Jay Wilson

  7. Bryan – I am honored and humbled that my words stuck with you the way they did. The authenticity of this post is more proof of what I said before: You really ARE a great dad!

    This past weekend, I was speaking with a friend and reflecting on the fact that my father’s 86th birthday was that day. Ten years ago, I had a tough conversation with my father about the ways he missed the mark when I was young. All he seemed to say was, “I did the best I knew how to do.” I could accept that. Now (ten years later), I am frustrated because little has changed. What I have realized is that I can forgive him for not getting it right, but he seemed to simply give up and accept that he could never get it right. I truly believe: the best a man can do is NOT the best he will always do. As long as we are living and breathing, we can learn and grow. You are doing this!

    Since my son, Keith, died at 25, I had plenty of time to get it wrong. I have small regrets, but the truth is – I do not have any BIG ones. I learned (maybe as a reaction to my father’s inaction) that when I blow it, the only real solution is to own it, apologize for it, and talk about it. More than once, I called Keith to say, “I am so sorry. Can we talk about why I was such an ass?” (I only wish I could do this more with my wife and daughter today, but I remind myself that it is a process.)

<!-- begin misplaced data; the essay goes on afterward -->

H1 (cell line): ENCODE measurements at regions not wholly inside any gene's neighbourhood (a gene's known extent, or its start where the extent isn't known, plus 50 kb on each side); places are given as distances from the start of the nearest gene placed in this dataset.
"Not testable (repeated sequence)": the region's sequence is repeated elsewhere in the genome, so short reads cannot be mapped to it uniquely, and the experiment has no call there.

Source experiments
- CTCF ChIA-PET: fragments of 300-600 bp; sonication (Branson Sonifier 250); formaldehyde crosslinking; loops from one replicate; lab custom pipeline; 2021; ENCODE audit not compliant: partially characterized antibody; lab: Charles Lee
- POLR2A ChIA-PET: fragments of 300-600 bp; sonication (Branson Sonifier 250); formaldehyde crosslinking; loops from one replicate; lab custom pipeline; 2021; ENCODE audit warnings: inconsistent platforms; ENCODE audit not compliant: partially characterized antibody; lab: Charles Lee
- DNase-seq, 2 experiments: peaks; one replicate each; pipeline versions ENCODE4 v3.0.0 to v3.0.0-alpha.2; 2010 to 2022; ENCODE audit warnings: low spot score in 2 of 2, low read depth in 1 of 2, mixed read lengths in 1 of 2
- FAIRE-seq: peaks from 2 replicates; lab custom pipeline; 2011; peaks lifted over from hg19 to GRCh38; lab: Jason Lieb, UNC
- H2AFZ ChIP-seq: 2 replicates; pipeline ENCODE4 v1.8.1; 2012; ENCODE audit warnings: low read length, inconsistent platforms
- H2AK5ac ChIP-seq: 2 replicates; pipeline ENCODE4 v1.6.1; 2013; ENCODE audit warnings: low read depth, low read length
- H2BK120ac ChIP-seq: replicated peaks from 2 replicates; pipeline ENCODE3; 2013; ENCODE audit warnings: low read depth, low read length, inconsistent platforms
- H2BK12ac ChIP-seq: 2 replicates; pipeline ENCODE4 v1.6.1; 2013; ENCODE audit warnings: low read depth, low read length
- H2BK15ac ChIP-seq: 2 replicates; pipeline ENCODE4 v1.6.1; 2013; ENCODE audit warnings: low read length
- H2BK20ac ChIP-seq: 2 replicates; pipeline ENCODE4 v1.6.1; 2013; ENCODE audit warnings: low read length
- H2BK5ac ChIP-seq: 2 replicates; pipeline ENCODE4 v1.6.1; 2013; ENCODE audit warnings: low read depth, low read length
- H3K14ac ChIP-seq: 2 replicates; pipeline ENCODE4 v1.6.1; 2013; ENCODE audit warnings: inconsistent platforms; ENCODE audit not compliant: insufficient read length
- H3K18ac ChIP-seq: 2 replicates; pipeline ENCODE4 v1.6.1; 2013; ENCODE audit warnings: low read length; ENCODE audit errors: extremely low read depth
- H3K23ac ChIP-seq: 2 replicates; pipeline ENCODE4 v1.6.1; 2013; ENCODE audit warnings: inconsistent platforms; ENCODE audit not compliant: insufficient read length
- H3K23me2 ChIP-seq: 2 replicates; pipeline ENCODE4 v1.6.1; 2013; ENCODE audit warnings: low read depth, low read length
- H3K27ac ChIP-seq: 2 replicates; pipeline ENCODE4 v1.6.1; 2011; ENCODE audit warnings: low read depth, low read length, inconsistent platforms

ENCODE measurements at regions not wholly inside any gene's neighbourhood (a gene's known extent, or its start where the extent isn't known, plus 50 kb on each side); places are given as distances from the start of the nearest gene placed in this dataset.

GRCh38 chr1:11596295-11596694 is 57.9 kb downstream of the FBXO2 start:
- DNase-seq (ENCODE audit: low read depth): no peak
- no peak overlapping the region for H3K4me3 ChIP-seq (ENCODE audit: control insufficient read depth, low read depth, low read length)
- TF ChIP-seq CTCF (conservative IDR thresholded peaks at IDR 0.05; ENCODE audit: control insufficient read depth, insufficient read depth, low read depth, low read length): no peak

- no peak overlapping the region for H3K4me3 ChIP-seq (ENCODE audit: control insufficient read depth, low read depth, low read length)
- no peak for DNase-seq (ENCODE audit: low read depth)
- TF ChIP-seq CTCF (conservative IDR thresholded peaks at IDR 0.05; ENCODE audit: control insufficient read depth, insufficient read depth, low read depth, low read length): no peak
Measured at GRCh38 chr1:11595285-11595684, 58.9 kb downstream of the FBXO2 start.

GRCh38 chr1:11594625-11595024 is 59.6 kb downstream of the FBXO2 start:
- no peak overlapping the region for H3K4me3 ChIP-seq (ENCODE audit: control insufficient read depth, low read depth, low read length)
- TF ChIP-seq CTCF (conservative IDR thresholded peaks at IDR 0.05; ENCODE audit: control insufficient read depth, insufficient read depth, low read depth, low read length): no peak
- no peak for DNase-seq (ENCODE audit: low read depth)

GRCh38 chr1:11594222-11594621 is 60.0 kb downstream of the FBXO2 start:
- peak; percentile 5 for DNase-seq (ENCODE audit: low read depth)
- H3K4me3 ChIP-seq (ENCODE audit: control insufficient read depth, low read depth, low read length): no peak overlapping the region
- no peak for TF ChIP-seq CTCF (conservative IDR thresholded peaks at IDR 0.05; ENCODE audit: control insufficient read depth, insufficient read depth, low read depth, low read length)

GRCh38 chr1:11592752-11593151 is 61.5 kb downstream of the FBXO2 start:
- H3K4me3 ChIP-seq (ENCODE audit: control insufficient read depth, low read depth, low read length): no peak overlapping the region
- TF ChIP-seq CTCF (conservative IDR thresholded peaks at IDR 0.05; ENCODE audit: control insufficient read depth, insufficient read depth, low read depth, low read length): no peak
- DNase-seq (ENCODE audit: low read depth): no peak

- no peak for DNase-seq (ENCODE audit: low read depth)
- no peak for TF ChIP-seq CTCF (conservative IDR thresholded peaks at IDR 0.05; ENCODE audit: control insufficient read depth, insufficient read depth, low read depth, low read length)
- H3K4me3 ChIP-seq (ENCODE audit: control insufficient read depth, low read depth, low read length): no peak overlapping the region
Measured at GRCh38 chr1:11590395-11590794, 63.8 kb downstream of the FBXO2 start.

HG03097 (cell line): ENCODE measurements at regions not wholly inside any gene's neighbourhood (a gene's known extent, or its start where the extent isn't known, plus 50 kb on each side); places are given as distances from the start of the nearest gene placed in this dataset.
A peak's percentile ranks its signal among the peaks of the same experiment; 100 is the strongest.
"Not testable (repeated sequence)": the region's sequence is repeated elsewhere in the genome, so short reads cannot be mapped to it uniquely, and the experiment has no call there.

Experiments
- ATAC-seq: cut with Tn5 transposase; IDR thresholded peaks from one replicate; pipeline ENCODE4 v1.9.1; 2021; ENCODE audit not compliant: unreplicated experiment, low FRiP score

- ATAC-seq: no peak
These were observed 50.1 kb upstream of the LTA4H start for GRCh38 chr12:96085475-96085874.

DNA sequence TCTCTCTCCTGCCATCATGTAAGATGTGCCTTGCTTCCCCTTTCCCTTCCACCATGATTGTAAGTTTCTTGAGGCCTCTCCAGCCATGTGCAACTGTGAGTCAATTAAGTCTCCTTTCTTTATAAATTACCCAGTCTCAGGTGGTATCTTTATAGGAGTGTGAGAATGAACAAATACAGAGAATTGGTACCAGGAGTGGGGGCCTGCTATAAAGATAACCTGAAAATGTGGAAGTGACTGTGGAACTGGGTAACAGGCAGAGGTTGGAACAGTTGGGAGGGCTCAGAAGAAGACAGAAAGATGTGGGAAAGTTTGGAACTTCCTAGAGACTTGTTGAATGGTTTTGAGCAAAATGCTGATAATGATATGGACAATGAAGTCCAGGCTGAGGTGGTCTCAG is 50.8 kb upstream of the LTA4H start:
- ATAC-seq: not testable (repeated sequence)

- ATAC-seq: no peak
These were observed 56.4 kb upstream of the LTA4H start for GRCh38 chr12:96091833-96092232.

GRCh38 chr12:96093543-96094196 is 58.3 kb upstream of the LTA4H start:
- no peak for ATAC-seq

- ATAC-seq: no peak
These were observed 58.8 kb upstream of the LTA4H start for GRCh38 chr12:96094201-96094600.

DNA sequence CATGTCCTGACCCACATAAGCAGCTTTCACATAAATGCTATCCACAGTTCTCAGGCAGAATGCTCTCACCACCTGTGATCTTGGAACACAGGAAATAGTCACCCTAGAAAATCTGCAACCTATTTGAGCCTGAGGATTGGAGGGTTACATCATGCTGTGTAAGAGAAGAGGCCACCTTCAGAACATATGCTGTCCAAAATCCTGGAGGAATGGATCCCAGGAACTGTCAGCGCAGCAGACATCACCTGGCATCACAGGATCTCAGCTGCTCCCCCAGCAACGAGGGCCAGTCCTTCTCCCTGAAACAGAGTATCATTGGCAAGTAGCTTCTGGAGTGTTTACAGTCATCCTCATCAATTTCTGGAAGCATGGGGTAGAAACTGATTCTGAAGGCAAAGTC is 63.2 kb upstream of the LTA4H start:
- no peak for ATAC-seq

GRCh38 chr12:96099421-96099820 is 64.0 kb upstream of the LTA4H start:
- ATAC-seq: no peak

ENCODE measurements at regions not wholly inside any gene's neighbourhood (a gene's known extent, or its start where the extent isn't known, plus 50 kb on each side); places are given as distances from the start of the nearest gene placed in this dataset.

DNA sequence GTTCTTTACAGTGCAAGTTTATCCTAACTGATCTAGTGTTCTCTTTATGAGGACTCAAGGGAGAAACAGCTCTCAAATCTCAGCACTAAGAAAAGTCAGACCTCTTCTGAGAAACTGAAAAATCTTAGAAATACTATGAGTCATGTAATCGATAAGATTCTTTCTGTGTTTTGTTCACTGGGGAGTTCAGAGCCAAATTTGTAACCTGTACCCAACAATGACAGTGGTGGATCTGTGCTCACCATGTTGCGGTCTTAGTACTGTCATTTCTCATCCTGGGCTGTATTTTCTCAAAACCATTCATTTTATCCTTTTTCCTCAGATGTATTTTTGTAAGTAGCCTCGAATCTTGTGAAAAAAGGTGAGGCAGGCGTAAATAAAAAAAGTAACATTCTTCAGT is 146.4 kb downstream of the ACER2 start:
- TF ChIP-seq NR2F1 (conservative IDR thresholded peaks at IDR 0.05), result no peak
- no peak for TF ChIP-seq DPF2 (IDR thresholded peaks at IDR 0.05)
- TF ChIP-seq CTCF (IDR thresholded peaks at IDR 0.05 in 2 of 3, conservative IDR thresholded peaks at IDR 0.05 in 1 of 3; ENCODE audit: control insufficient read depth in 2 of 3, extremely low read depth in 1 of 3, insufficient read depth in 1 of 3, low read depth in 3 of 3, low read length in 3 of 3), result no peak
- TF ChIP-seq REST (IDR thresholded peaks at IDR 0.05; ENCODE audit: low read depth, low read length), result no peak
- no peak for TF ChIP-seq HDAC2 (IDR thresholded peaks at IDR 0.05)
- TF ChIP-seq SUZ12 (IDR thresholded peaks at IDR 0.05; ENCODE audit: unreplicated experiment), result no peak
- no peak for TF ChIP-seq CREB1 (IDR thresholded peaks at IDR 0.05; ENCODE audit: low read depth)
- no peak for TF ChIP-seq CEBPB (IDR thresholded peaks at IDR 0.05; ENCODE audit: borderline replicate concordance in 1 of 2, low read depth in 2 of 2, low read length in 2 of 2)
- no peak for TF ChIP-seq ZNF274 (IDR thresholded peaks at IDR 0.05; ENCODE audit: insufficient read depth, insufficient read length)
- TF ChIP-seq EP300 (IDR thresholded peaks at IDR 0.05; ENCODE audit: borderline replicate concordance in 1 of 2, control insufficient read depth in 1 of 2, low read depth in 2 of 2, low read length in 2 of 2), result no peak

Will you screw up again? Of course. Will you disappear into your grief again? Maybe.

    In the same conversation this weekend, I made a comment that has stuck with me: “My son’s death redefined me, but it does not define me now.” I am not the man I was 19 months ago. Parts of me are the same, but I am honestly different. I believe my son’s life and death made me a better man.

    I am so glad you are back, but in actuality, it is a new, improved Bryan. Although we all wish it were different, Charlie’s life and death made you a better man. Danny and Reese will continue their refining work as well, and ten years from now, they will be telling their friends, “Our dad is the best!”

  8. Very heavy, but you’re a “normal” guy living through an abnormal experience – children are not supposed to die before their parents. I wasn’t kind to my surviving son after my youngest died. I’ll remember this post when I think about sharing that.

Leave a Reply

Fill in your details below or click an icon to log in:

WordPress.com Logo

You are commenting using your WordPress.com account. Log Out /  Change )

Google+ photo

You are commenting using your Google+ account. Log Out /  Change )

Twitter picture

You are commenting using your Twitter account. Log Out /  Change )

Facebook photo

You are commenting using your Facebook account. Log Out /  Change )


Connecting to %s